FrontPoint Partners, a $7.5 billion hedge fund currently embroiled in the U.S. government's fast-moving insider trading probe, has been asked to return $3 billion to its investors.
"The deadline for year-end redemptions has elapsed and we have received approximately $3 billion in total redemption requests," FrontPoint co-chief executive officers Dan Waters and Mike Kelly said in a letter sent to investors Friday.
Reuters obtained a copy of the letter.
A spokesman for FrontPoint declined to comment.
About half of the redemption requests were related to FrontPoint's healthcare portfolios, which executives decided to liquidate. The portfolios were allegedly at the heart of one of the government's probes, people familiar with the matter said.
Investors in those portfolios have already received their money back, the FrontPoint executives said in their letter.
Investor redemptions at other FrontPoint strategies, however, underscore just how nervous pension funds, endowments and wealthy individuals have become about the whiff of trouble. This week the probe picked up speed when federal agents raided three hedge funds, sent subpoenas to other fund managers, and arrested one executive at a so-called expert network company.
FrontPoint, which offers more than a dozen portfolios to investors, expects to start 2011 with roughly $5 billion in assets, down from $11 billion before the financial crisis, the letter said.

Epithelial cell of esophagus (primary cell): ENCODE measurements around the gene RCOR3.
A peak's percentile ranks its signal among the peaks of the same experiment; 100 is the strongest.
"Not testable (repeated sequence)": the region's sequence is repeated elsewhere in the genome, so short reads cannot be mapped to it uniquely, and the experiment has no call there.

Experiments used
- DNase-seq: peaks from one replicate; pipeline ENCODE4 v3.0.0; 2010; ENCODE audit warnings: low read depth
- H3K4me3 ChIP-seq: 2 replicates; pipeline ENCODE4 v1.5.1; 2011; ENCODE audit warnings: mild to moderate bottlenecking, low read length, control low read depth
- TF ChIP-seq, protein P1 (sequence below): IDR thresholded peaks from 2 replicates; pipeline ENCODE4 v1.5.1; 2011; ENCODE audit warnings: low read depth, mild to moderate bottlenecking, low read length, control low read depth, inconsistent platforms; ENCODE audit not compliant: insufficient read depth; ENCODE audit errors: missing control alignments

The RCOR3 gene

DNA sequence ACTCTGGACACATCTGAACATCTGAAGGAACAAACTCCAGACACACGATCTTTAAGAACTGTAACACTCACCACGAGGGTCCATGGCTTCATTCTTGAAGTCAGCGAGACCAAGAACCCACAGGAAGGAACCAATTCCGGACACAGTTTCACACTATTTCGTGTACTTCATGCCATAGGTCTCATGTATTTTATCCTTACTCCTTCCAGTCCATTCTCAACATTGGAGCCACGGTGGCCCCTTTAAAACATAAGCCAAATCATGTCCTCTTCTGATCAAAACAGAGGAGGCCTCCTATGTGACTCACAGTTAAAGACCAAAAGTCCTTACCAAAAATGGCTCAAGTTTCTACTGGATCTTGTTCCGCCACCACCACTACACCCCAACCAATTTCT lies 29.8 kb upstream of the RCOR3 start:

FrontPoint's biggest star is Steve Eisman, who made millions by anticipating the housing market collapse long before anyone else did. Eisman became something of a celebrity in the $1.7 trillion hedge fund world after he was featured prominently in journalist Michael Lewis' best-selling book "The Big Short," which chronicles how a savvy group of traders capitalized on the crisis.
Greenwich, Connecticut-based FrontPoint was acquired by investment bank Morgan Stanley in 2006 and is now being spun off. Morgan Stanley spokeswoman Erica Platt declined to comment on the redemptions.
But she said "We remain focused on assessing the impact of the last weeks' events and continue to work towards the restructuring of our ownership of FrontPoint."
Earlier this month, federal authorities arrested Yves Benhamou after charging that he had illegally passed on inside information to a hedge fund manager about Human Genome Sciences Inc in 2008.
Benhamou, a French doctor, was overseeing a clinical trial for the biotechnology company and was also consulting with hedge fund managers who specialized in selecting healthcare stocks.
While neither the hedge fund nor the manager was named in the government's case, people familiar with the matter said it was FrontPoint and Joseph "Chip" Skowron, a co-portfolio manager at its healthcare funds. FrontPoint put Skowron, who earned his medical degree at Yale, on leave the same day the government announced its charges against Benhamou.
The arrest of Benhamou and Don Ching Trang Chu, a former executive at an expert-network firm, suggest that the government is probing exactly how hedge funds interact with these types of industry consultants.
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